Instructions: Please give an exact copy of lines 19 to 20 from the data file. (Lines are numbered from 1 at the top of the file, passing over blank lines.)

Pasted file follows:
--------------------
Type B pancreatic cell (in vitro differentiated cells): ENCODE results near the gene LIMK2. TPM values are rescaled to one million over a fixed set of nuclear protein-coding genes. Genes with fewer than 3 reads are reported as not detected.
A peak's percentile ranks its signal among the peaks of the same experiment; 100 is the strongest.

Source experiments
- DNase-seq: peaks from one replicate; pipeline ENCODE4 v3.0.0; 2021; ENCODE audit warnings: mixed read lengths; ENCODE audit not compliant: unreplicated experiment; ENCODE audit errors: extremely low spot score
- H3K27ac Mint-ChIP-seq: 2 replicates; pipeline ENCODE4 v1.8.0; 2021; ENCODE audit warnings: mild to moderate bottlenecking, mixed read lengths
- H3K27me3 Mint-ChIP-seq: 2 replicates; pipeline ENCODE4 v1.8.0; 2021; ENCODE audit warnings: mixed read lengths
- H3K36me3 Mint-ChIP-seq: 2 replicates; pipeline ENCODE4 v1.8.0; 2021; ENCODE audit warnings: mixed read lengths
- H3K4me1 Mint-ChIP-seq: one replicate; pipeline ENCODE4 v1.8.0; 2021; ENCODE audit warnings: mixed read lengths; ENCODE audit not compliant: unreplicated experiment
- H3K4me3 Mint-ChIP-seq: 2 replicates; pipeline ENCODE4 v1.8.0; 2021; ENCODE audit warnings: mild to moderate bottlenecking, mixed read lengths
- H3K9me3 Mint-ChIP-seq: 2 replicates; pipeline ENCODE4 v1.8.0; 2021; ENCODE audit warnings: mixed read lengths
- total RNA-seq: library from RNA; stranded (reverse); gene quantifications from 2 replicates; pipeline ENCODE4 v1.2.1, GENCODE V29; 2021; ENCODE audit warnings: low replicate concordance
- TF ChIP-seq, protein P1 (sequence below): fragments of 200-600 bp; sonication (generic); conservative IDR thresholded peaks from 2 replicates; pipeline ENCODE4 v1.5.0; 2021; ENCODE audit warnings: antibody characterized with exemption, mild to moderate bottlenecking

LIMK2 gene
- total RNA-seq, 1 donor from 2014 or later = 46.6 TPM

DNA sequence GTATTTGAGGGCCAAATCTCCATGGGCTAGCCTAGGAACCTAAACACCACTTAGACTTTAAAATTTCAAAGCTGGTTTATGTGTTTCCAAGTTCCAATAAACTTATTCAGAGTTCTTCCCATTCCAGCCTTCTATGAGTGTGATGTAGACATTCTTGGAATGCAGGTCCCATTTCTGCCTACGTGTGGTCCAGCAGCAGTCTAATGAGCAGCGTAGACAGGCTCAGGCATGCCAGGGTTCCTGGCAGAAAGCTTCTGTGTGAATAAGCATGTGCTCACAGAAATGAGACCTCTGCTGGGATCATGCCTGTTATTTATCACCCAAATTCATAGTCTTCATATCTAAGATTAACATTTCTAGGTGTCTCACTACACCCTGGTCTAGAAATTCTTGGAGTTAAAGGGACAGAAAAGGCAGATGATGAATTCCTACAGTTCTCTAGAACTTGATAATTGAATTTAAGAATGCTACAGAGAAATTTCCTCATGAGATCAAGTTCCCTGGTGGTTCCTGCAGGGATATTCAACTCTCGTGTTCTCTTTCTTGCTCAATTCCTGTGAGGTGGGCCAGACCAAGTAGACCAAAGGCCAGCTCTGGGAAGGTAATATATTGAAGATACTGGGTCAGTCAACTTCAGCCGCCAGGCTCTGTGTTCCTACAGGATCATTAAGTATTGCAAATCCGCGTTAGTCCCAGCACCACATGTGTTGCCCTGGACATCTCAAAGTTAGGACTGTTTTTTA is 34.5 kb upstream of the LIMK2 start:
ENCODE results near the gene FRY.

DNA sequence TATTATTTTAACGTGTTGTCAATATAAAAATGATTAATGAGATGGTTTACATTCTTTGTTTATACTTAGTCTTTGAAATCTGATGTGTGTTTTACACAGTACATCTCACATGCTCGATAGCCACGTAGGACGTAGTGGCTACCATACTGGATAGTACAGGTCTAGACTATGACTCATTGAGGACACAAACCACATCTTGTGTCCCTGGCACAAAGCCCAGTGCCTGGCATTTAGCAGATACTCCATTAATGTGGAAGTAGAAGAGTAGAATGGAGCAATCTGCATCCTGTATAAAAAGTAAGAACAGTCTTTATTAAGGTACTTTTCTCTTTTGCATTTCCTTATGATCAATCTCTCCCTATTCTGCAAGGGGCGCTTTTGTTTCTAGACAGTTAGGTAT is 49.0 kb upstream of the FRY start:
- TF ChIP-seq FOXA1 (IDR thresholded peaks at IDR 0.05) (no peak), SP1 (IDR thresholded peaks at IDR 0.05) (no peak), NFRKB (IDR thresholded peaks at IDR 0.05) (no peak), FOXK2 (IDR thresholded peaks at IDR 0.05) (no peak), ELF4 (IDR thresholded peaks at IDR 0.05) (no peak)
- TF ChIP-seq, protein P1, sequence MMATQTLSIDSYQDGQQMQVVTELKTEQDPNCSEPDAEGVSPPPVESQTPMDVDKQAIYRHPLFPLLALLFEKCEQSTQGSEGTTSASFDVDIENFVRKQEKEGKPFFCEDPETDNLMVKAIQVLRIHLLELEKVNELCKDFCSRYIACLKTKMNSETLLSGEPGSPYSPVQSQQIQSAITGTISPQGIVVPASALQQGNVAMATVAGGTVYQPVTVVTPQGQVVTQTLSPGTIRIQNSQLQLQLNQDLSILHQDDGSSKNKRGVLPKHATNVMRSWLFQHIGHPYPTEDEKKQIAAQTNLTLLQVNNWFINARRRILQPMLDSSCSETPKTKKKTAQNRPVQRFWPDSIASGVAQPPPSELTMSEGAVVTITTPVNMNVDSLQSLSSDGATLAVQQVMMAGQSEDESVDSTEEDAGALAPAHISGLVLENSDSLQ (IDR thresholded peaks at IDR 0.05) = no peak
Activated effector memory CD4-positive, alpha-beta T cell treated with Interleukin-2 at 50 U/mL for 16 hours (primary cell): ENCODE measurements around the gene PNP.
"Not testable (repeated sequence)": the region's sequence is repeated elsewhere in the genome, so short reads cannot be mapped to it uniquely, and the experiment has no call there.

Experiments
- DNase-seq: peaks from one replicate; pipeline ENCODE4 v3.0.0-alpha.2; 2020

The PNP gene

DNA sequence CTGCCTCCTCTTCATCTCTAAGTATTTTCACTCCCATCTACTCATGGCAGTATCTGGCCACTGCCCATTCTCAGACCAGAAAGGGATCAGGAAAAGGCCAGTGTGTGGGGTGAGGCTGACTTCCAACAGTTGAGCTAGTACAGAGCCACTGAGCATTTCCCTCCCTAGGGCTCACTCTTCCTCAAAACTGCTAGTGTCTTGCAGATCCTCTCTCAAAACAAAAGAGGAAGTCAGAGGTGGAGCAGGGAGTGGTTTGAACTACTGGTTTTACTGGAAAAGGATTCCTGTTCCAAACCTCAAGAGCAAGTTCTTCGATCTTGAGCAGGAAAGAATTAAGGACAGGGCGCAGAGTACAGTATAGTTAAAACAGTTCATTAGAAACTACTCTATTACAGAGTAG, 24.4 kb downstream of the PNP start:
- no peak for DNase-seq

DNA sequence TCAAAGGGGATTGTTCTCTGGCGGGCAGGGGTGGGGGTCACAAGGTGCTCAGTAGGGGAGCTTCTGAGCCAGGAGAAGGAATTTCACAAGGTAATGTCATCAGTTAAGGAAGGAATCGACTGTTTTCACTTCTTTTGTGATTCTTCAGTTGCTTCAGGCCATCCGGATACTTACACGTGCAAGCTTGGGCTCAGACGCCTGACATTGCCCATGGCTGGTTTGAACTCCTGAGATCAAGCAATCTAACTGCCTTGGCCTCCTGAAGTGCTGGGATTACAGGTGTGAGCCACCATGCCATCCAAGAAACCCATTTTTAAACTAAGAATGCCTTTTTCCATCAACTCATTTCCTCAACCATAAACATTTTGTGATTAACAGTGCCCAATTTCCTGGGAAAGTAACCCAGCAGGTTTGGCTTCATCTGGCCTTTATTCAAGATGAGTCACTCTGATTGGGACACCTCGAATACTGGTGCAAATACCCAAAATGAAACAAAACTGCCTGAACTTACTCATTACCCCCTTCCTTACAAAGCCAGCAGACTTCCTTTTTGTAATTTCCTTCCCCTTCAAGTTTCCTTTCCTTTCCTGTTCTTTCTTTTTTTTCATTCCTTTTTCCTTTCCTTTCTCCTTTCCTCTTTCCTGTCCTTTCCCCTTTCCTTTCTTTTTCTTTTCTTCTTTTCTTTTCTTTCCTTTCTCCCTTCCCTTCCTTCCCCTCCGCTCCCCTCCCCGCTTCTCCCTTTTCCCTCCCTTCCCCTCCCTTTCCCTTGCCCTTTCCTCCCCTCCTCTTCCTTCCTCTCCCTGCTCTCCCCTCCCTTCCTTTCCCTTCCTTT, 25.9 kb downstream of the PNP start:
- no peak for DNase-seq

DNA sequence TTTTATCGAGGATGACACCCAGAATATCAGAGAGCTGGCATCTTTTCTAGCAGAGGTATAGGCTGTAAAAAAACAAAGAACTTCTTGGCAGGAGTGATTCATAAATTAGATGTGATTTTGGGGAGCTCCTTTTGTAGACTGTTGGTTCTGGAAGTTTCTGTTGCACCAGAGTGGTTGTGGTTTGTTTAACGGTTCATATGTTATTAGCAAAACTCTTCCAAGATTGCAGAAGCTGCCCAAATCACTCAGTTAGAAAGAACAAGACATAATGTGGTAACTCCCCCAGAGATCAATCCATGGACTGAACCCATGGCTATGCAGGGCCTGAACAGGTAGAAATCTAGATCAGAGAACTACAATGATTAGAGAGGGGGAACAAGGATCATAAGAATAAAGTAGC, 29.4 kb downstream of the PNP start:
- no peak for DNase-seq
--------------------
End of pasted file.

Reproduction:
- TF ChIP-seq, protein P1, sequence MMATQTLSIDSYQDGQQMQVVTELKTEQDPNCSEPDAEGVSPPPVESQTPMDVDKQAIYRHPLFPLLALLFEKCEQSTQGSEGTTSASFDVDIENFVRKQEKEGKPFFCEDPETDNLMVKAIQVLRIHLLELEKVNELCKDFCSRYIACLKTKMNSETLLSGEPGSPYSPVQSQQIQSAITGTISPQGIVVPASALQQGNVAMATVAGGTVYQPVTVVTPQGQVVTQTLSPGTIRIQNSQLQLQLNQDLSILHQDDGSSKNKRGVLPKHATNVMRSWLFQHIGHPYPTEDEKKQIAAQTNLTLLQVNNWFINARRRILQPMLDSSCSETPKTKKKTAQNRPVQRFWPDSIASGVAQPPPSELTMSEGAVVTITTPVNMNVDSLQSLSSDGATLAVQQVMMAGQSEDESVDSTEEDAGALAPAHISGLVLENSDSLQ (IDR thresholded peaks at IDR 0.05) = no peak
Activated effector memory CD4-positive, alpha-beta T cell treated with Interleukin-2 at 50 U/mL for 16 hours (primary cell): ENCODE measurements around the gene PNP.